Research details

A study of the housing and related needs of the Black and Minority Ethnic [BME] and migrant worker [A8 and A2] communities in North Yorkshire

Author[s] Steele, Andy; Scullion, Lisa and Morris, Gareth

Date 2009



The research was commissioned by North Yorkshire County Council to explore the housing needs, experiences and aspirations of BME [Black and minority ethnic] and migrant worker communities in North Yorkshire.


The research took place in North Yorkshire in 2009 and included:


  • a desk-based review of available information on settled BME communities and migrant workers including official statistics and other research studies
  • consultation via self-completion pro formas and telephone interviews with a wide range of agencies working with BME and migrant worker communities
  • 464 personal interviews [questionnaires] with members of the BME and migrant worker communities conducted by community interviewers

Participants came from a range of ethnic backgrounds: White European migrant workers, Asian, and Black people. Ages ranged from 16 to over 85 with half the sample aged between 25-39.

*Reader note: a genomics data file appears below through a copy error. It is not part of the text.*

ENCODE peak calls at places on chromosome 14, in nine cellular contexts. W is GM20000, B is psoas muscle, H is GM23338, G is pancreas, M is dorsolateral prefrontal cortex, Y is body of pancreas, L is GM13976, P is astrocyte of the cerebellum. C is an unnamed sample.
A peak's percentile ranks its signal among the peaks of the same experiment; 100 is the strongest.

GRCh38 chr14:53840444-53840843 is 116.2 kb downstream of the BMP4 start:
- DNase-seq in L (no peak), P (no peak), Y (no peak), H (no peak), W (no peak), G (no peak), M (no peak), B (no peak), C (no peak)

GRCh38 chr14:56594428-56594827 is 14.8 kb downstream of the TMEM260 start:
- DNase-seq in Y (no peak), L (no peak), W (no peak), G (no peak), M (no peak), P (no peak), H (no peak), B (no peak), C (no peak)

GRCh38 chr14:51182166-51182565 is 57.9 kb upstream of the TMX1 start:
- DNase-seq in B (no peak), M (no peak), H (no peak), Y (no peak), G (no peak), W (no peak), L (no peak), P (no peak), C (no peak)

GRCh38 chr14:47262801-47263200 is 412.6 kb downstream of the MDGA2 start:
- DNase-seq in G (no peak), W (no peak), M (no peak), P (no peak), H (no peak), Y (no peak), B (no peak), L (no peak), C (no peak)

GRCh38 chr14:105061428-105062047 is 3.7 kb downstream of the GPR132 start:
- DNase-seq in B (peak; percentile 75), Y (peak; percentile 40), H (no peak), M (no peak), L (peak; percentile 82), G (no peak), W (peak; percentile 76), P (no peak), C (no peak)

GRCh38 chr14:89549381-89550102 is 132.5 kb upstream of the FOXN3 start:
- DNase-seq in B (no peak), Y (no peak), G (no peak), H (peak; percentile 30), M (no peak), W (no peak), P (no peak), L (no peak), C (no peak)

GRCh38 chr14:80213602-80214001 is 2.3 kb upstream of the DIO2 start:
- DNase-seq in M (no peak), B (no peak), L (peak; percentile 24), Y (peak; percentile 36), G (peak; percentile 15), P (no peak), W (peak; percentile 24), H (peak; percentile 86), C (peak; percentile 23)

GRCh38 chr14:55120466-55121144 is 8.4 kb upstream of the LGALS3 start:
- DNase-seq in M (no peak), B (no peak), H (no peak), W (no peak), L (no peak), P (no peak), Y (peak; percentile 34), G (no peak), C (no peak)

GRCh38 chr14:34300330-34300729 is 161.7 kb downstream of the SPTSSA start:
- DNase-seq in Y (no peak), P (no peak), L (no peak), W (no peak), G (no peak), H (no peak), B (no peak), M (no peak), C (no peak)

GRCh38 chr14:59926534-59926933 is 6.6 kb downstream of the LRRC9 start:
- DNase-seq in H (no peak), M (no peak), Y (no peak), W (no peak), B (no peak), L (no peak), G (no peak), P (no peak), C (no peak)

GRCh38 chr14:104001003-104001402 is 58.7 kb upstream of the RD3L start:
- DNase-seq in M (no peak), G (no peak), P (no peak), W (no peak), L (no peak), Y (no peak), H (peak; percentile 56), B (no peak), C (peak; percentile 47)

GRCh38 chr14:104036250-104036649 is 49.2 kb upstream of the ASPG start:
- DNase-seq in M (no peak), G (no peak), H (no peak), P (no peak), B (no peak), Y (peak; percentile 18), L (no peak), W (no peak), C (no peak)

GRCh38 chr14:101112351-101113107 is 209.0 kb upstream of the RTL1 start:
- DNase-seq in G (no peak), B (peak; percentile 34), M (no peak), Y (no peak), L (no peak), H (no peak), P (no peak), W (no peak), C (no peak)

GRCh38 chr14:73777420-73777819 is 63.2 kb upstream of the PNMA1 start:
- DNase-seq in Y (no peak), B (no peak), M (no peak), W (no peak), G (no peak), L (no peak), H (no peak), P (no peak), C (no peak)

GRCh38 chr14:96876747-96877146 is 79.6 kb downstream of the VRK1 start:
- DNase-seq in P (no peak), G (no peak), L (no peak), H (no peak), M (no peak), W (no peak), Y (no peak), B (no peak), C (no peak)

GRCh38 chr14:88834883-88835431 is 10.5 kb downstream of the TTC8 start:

Key issues

The report focuses on:
  • housing needs and aspirations
  • unmet housing related support needs
  • specialist accommodation
  • awareness and use of services
  • language and support needs
  • social isolation and personal safety
  • sense of place
  • health related support needs


The report points out that migrant communities need more information about work opportunities and their rights and entitlements and employers should adopt ‘best practice’ when employing them in order to uphold their rights. ESOL [English for Speakers of Other Languages] provision should be extended and service providers need to use interpretation services whenever appropriate. It also argues that there is a need to review accommodation provision to ensure that basic standards are met, as well as accessible information for migrants about housing options and benefit entitlements and how to access them. Information Communication Technology has an important role to play in disseminating information to communities. Furthermore, initiatives such as community forums and events, which promote participation, integration and belonging should be promoted.


Similarly, BME communities also experience language barriers in accessing services and often have little knowledge of their existence. There is therefore a need to target health, housing and other services specifically at BME and communities and to make language support readily available. Evidence of high levels of isolation within BME communities and significant experience of hate crime requires social and community integration initiatives and support for victims in reporting hate crime.

Further details

Resource type
Published by
University of Salford, Salford

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Page last updated:03/09/2020 16:46:24

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